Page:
North Korea announced that it had successfully test-fired its new long-range cruise missiles on Saturday and Sunday. The Korean Central News Agency declared Monday that the missiles “flew 7,580 seconds (126 minutes) and hit the target of 1500km on oval and 8-shaped trajectories set up within the territorial land and waters” of the North. South Korean military and the presidential office of Cheong Wa Dae said they are “analyzing it under the coordination between Seoul and Washington” and “closely monitoring” while the United State Indo-Pacific Command denounced the North’s latest provocation as “posing a threat to its neighbors and the international community.”
This marks the third time that the communist regime has blasted a cruise missile this year, suggesting that the North’s missile scope is expanding from ballistic only to cruise and that its missile capacity is growing ever more sophisticated with its range much more extended as well. Indeed, Pyongyang has demonstrated a versatile capacity in terms of the missile range and operational flexibility. This time, they went one step further, with a low-altitude cruise missile capable of bypassing the air defense network for precision strike and travelling to Japan.
The latest missile test form the North is the first in six months since its short-range ballistic missiles test on March 25. Unlike ballistics, cruise missiles are not subjected to the UN’s North Korean sanctions. Apparently, Pyongyang is trying to test the waters with a mild provocation before the impending tripartite meeting over the North Korean nuclear program and the visit by Chinese Foreign Minister Wang Yi. Cruise missiles fly slow as they are unmanned aerial vehicles loaded with bombs. But they are hard to detect with radar, much more precise, and far more likely to be armed with miniaturized nuclear weapons. At the January party congress, North Korean leader Kim Jong-un declared the development of “a set of cutting-edge tactical nuclear weapons including mid-and long-ranged cruise missiles.”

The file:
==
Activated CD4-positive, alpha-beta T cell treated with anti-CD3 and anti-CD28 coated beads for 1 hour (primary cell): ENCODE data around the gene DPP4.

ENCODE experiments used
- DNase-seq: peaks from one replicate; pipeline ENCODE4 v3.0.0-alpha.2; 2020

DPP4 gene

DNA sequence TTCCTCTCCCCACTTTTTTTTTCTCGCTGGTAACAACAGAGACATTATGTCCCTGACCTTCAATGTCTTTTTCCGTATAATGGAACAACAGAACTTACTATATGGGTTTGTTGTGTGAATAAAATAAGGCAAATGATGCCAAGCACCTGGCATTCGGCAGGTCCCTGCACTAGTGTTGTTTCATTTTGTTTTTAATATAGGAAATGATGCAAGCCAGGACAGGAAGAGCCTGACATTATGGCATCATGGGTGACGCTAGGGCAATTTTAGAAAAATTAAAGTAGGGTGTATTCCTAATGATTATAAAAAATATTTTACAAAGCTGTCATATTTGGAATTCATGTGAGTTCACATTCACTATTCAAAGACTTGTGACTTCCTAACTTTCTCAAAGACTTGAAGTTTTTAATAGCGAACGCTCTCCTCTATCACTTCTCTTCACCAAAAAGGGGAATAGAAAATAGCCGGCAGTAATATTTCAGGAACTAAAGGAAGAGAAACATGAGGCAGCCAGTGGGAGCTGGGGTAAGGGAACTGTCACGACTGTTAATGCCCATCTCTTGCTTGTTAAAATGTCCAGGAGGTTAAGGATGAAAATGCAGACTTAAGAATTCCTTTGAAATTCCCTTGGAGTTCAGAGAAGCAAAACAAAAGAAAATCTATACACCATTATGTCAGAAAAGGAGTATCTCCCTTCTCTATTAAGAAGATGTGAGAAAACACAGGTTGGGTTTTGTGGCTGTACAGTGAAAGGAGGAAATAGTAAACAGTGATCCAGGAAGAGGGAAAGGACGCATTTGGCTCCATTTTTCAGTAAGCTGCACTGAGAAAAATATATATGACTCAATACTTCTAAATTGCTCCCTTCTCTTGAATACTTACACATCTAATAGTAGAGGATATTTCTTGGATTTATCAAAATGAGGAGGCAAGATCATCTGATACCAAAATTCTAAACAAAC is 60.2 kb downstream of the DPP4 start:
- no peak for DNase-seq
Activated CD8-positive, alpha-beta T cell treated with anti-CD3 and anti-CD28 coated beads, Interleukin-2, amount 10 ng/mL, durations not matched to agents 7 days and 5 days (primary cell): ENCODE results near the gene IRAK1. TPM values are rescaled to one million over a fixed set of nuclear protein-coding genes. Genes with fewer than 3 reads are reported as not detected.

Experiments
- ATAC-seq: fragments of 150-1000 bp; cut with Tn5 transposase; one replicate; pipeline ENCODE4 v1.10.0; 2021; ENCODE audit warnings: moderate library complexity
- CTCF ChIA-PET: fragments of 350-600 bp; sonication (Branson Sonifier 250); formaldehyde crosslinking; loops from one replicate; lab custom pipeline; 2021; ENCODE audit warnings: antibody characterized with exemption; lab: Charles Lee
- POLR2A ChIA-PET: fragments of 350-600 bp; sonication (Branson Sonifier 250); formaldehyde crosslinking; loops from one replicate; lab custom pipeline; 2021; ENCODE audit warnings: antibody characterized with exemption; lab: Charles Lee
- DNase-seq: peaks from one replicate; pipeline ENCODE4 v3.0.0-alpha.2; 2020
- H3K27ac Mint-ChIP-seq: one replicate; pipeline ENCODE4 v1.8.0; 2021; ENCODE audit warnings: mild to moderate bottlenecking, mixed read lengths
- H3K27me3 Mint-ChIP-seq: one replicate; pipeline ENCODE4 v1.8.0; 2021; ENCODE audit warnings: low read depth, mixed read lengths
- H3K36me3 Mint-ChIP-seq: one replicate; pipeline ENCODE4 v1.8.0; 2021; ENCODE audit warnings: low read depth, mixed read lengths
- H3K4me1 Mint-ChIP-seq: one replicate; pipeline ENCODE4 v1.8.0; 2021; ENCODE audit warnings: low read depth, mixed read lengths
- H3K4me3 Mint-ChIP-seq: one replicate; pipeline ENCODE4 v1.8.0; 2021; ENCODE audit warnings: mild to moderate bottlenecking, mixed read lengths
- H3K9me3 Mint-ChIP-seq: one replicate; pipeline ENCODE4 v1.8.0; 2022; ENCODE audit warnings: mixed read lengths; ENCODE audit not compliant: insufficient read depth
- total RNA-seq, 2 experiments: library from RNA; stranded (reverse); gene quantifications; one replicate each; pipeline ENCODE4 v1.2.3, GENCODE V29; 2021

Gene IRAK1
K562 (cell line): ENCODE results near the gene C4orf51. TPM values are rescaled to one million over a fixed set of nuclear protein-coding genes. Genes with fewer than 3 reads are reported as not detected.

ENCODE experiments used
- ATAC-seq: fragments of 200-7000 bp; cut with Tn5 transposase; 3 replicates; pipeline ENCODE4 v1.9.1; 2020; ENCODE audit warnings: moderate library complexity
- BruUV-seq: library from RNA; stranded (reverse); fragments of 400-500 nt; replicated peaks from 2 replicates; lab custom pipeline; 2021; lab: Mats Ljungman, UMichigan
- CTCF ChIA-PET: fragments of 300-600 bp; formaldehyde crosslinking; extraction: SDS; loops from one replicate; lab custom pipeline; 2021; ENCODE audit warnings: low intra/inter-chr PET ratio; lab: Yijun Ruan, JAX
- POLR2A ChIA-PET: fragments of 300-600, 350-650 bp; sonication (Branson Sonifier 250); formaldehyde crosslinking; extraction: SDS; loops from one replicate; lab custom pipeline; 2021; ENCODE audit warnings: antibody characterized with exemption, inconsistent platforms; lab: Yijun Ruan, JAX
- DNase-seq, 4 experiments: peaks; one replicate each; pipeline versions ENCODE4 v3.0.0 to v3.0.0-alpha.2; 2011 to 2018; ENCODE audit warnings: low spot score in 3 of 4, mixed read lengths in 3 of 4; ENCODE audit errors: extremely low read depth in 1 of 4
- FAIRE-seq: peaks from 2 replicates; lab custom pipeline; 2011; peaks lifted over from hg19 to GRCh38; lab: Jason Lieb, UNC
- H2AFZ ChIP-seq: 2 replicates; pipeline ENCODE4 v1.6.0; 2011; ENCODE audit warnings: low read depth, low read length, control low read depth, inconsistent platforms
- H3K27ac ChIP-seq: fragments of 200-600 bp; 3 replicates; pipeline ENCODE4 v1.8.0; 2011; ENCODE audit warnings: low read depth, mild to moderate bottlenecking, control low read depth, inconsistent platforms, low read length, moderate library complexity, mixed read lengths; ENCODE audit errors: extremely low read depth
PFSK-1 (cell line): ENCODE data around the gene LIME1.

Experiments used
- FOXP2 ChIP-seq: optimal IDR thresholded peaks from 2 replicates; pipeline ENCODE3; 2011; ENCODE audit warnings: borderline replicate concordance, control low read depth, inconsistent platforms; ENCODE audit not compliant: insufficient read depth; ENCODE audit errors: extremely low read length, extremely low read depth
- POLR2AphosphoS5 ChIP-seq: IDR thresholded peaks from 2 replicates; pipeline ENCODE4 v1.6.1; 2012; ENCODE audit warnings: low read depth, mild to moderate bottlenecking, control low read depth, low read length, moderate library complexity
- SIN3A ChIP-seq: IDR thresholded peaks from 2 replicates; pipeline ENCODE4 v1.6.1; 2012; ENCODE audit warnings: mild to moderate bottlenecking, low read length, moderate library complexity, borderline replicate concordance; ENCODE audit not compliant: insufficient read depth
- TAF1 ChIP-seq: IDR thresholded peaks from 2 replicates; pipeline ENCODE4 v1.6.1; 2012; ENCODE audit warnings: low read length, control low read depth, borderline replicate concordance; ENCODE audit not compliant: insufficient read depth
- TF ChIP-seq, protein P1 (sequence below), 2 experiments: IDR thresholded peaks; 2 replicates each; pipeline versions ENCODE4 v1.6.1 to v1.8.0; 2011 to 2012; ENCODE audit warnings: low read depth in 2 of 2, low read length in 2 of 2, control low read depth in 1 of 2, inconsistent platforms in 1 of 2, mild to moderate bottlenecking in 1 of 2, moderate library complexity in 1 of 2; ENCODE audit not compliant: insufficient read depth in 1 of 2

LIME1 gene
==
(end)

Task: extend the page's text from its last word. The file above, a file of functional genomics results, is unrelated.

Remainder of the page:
While the North is intensifying the level of threats, the South Korean government appears to be rather relaxed. The military authorities in Seoul are keeping it a secret if the sign of test had been detected before or after the act. While the communist regime fired short-ranged cruise missiles on Jan. 22 and March 21, but the South remained hushed. Even after the firing was revealed in the news later, it was considered as a “typical military activity” rather than a severe provocation.
This time, however, the North has declared the feat of its long-range capacity to the world. Even the Indo-Pacific Command sounded an alarm of warning. But the South keeps claiming to be “still analyzing” like a broken record. Let alone making a fuss, there isn’t a single word of regret or concern. Neither is there any effort to relieve the public in the South when it has enough capabilities to counter North Korean cruise missiles. It is no surprise that the North is having a field day amid this impasse between dialogue and confrontation and gaining more time for its nuclear ambition.